2. Outline your content to understand your objectives

When you’re creating learning paths for employees, start by discussing intended outcomes, and spend time mapping out which lessons would best help you meet your objectives. This is the time to cast a wide net and think about all possible skills that would contribute toward employee success in a particular area. Later on, you will take everything you’ve written down and distill it further for maximum impact.

3. When it comes to content, move from general to specific

Have you ever heard of the inverted pyramid approach to journalism? The inverted pyramid system suggests that articles should always lead with essential information, followed by unessential information in order of importance.

In the same way, we think learning paths work best when going from general, fundamental concepts, towards specific, specialized concepts. From your initial content outline, you can work together with your team to determine fundamental lessons, placing them at the start of your learning path. From there, all that’s left to do is decide the order of importance for the remaining, more specific lessons.

4. Incorporate features that streamline your learning path

Finally, it goes without saying that you should use every helpful feature available to you on your learning experience platform to add that final polish to your learning path. There are a few Loop features we find particularly handy: gating, sequencing, and our upcoming test-out feature.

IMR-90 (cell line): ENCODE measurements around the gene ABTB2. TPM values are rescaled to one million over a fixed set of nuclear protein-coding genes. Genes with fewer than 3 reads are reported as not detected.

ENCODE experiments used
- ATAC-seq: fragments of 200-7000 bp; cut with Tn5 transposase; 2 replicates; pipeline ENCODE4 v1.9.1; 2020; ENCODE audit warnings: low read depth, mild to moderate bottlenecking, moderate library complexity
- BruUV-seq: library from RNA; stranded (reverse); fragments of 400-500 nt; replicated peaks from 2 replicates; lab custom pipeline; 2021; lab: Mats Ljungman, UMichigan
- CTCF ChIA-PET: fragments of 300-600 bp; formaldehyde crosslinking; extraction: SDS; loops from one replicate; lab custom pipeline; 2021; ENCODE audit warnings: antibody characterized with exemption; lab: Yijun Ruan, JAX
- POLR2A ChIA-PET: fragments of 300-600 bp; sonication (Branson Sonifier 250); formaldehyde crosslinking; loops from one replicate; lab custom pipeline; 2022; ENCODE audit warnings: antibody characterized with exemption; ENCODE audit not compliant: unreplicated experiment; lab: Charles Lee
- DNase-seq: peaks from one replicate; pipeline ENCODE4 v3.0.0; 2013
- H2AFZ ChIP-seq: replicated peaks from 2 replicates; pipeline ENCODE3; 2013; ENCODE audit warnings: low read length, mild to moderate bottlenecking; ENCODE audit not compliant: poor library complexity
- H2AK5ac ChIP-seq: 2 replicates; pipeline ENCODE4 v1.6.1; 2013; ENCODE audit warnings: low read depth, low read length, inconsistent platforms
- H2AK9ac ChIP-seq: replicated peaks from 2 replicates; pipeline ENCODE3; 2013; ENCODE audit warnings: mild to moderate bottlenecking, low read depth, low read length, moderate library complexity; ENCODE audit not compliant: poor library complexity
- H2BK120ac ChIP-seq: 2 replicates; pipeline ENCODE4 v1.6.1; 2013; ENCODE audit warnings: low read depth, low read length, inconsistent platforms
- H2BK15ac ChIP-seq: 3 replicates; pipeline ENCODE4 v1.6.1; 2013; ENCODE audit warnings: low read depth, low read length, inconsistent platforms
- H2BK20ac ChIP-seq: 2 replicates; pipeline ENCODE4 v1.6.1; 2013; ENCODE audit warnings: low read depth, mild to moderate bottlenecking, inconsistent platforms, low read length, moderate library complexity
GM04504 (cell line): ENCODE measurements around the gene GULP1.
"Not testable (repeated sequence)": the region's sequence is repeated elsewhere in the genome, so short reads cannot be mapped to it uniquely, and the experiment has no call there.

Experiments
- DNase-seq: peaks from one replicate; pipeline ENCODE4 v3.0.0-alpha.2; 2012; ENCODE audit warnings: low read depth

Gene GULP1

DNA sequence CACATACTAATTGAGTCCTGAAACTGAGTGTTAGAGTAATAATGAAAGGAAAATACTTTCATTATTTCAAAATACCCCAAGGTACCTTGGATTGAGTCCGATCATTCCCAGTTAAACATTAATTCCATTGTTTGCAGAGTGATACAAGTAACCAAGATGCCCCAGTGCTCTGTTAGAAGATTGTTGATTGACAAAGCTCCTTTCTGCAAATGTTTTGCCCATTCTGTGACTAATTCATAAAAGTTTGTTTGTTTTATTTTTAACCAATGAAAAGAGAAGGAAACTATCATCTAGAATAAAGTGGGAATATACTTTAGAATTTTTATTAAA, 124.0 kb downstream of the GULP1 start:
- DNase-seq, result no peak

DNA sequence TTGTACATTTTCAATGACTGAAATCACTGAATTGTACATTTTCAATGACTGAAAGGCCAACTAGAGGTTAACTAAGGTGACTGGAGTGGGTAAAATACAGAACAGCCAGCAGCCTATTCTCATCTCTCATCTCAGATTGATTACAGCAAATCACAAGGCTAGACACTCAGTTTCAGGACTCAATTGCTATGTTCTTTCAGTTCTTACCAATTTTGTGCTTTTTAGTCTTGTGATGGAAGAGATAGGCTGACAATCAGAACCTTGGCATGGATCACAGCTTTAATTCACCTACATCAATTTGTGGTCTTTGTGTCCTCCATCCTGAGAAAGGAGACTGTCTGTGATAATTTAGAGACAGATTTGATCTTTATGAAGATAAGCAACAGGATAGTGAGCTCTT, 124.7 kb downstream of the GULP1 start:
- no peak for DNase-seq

Gating is a tool to help ensure that employees move through a learning path in a particular order. The reality is that sometimes, employees may attempt to skip ahead or rush through lessons, and gating helps prevent that while helping with learner retention.


Sequencing is the tool used within Loop to create the final order. Once you’ve finalized your outline, it’s simple to drag each lesson on a learning path to the correct spot.


There’s not always an easy way to know where each of your learners are at in terms of experience, and the last thing you want is to bore employees that could use their time to refine more advanced skills. Test-outs allow users to take assessments that determine whether or not they have mastery over a particular concept. If they pass, they can move ahead to the next lesson.

Test-outs are a great way to create a culture of learning on your team, because every employee will be able to pursue education that both enhances their skills and helps them reach their professional goals.

Finally, use learning paths to acknowledge your employees

Because learning paths allow employees to gain specialized skills in a given role, companies can reward their hard work directly on the learning platform through certificates, badges, or rewards. This might seem like a small gesture, but employees want to know that what they do matters, and acknowledging their professional growth is a wonderful way to encourage and motivate them.

There’s almost nothing learning paths can’t do, and with these tips on how to design a learning path effectively, it’s only a matter of time before you’ll start to see a difference.

Next up

The Power of Video and Scenario-Based Learning